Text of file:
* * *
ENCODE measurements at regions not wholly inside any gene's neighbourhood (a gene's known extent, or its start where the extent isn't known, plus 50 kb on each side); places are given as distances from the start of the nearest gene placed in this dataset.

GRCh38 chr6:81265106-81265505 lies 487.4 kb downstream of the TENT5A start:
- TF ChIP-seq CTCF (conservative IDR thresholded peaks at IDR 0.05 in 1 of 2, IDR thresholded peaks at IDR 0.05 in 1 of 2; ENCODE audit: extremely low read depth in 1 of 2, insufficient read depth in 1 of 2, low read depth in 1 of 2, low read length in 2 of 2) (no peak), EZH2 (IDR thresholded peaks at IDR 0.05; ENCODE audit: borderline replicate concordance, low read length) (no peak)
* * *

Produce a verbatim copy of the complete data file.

ENCODE measurements at regions not wholly inside any gene's neighbourhood (a gene's known extent, or its start where the extent isn't known, plus 50 kb on each side); places are given as distances from the start of the nearest gene placed in this dataset.

GRCh38 chr6:81265106-81265505 lies 487.4 kb downstream of the TENT5A start:
- TF ChIP-seq CTCF (conservative IDR thresholded peaks at IDR 0.05 in 1 of 2, IDR thresholded peaks at IDR 0.05 in 1 of 2; ENCODE audit: extremely low read depth in 1 of 2, insufficient read depth in 1 of 2, low read depth in 1 of 2, low read length in 2 of 2) (no peak), EZH2 (IDR thresholded peaks at IDR 0.05; ENCODE audit: borderline replicate concordance, low read length) (no peak)